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The Möbius transformations are the maps of the form $$ f(z)= \frac{az+b}{cz+d}.$$ Can we characterize the Möbius transformations that map the unit circle into itself?

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What have you tried so far? An obvious way is to try to solve $|f(e^{i\varphi})|=1$ –  fgp Oct 8 '12 at 16:09
    
I mean $|z|<1 \Rightarrow |f(z)|<1$ –  Daniel Oct 8 '12 at 16:15
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$\{z \in \mathbb{C}:\ |z|<1\}$ is the unit disk, not the unit circle! –  Mercy Oct 8 '12 at 16:30
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@Daniel'kay. Please fix the question to say "unit disc", then! Anyway, the same question applies. Have you tried to solve $|f(re^{i\phi})| < 1$ for $r < 1$? –  fgp Oct 8 '12 at 16:37
    
I think the set of analytic functions mapping the unit disc to itself reduce to Mobius transformations. –  PAD Oct 8 '12 at 19:26

6 Answers 6

up vote 6 down vote accepted

Consider the function $$f(z)=\frac{e^{i \theta}(z-a)}{1- \bar {a}z}$$ where $a$ is in interior of the disk.

Now we have two parts to prove:

  1. It maps Unit circle to unit circle and $a$ to $0$.Easy.

  2. Every Möbius transformation that preserves the unit disk must be of the above form.

This can be proved quite easily by noting that every Möbius transformation is uniquely determined by its action on $3$ points. Take the points be $1,0, \infty$. Try.

If you are stuck, comment.

thanks.

EDIT: I misread the question to be sending unit disc instead of circle.

Please ignore.

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Yes to the three points. Input is on the disk though, so no to $\infty$, though I realize the form is a transformed one...(+1 vote from me) –  adam W Oct 8 '12 at 19:47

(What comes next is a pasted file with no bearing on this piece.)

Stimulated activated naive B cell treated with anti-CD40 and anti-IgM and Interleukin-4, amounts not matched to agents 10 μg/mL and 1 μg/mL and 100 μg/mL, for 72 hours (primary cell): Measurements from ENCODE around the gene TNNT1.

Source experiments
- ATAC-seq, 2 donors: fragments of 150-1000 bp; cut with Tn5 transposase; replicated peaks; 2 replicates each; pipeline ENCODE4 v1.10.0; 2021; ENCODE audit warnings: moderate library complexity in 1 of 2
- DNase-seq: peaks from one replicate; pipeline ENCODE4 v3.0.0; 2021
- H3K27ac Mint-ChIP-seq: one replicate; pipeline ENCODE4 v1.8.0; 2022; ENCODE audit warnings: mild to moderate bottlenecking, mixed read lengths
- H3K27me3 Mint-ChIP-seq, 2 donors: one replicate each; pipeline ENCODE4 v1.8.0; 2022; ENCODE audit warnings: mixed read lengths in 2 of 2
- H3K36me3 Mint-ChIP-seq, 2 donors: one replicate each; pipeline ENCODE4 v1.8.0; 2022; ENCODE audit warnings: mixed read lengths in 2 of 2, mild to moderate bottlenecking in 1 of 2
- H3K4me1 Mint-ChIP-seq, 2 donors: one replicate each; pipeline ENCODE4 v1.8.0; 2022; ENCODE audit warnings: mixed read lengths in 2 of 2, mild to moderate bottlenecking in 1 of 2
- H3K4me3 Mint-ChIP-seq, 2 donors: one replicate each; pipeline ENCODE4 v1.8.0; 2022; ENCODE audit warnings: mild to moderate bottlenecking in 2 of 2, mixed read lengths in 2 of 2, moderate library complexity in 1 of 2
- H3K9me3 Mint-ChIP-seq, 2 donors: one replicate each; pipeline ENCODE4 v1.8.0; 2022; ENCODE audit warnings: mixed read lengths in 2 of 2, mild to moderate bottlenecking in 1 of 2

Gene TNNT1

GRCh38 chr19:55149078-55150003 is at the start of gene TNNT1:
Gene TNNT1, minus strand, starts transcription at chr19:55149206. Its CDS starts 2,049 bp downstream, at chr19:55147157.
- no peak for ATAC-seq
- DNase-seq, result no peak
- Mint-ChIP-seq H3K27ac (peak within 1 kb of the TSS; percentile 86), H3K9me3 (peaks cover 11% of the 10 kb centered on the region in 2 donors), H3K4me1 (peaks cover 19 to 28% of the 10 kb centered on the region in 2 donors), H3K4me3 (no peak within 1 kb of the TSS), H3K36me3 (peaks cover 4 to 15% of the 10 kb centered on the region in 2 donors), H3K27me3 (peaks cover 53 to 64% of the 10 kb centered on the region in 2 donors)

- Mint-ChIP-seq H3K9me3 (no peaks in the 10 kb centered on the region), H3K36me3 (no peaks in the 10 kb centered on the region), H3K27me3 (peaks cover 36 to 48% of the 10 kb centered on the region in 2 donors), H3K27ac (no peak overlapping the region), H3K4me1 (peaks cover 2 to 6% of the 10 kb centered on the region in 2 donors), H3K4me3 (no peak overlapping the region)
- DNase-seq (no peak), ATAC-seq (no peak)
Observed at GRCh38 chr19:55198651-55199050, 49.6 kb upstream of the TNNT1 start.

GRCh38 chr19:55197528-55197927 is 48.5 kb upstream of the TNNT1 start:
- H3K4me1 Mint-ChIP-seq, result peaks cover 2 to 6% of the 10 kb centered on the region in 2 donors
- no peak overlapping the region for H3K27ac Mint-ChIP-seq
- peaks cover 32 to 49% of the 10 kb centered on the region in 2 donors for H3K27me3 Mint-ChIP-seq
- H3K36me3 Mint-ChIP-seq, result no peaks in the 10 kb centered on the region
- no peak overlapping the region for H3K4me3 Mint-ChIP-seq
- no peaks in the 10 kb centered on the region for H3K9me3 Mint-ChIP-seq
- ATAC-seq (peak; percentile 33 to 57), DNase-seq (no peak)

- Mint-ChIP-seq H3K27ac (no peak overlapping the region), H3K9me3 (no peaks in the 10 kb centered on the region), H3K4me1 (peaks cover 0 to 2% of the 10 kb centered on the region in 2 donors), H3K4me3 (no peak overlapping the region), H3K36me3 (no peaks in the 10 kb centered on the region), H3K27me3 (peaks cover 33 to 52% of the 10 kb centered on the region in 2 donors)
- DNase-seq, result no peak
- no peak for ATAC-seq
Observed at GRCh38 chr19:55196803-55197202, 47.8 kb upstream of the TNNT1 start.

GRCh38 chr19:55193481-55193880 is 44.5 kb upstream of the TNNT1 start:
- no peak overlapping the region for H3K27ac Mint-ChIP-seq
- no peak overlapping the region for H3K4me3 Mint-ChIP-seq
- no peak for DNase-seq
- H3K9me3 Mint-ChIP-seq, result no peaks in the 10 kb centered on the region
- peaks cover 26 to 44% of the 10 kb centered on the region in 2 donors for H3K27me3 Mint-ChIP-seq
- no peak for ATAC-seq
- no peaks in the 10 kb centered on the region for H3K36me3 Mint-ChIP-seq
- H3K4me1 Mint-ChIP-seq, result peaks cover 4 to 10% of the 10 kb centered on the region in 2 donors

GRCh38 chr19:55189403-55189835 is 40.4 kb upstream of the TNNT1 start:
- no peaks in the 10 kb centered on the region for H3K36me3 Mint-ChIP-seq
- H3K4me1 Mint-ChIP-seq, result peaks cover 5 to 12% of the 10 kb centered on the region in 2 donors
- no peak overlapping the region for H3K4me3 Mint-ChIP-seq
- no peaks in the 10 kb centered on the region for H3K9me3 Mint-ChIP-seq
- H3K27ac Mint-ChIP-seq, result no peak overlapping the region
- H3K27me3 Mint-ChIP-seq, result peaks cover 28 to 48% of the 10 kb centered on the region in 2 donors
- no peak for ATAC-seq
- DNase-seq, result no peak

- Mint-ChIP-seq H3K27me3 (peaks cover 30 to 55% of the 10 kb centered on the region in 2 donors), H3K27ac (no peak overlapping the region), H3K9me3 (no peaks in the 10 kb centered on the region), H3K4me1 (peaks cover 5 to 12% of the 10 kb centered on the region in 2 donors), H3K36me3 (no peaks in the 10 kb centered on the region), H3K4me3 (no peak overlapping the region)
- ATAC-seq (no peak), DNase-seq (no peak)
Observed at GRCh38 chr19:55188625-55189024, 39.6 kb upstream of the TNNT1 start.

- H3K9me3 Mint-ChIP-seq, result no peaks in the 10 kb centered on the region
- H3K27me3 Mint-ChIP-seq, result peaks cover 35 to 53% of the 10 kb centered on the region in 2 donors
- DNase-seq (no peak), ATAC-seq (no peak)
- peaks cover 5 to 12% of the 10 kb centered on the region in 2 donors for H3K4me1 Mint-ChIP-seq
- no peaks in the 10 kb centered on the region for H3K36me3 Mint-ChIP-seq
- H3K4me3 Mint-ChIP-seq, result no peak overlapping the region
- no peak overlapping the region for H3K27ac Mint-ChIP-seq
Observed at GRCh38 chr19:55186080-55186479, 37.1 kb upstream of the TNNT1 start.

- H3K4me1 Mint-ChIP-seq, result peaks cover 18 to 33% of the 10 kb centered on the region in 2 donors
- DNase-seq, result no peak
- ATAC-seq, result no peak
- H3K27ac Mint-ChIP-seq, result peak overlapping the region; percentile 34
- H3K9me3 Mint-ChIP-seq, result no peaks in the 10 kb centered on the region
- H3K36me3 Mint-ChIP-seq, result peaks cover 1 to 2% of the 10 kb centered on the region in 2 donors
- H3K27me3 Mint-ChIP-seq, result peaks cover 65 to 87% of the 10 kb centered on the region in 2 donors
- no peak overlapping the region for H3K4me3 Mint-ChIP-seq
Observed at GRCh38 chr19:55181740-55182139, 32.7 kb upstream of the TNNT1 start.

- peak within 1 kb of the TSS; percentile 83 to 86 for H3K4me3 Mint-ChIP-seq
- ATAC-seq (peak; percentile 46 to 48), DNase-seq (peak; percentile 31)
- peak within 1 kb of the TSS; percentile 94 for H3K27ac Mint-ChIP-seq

I don't understand. Möbius transforms are $\mathbb C_\infty \to \mathbb C_\infty$. Hence we may use any $3$ numbers. –  TheJoker Oct 8 '12 at 19:57
    
He asks about the disk into the disk, so he is only interested in $|z|<1$ and that is why I am questioning the use of $\infty$. So if your function works (looks good to me), does it describe the entire set of possible functions? –  adam W Oct 8 '12 at 20:57
    
These functions are sometimes called Blaschke factors. –  Alice Dec 3 '13 at 21:22

Let me try to answer the OP's original question; i.e., to find all the Möbius transformations that map the unit circle to itself.

First, we have the result in one of the other answers that the Möbius maps sending the unit disc to itself consist of precisely the functions $$f(z)=\frac{e^{i \theta}(z-a)}{1- \bar {a}z}$$ where $a$ is in interior of the disk.

Now, recall that Möbius transformations are actually holomorphic automorphisms of the Riemann sphere. So by continuity, any of such transformations as above map the unit circle to itself. It remains to be seen what other Möbius transformations preserve it. But then, they send circles to circles, and if it sends some point in the interior of the unit disc to another point in the unit disc, by continuity, the interior unit disc is sent to itself, and the transformation belongs to the above class. On the other hand, if some point in the interior of the disc is sent outside, then if $f$ is the transformation, $1/f$ belongs to the previous class.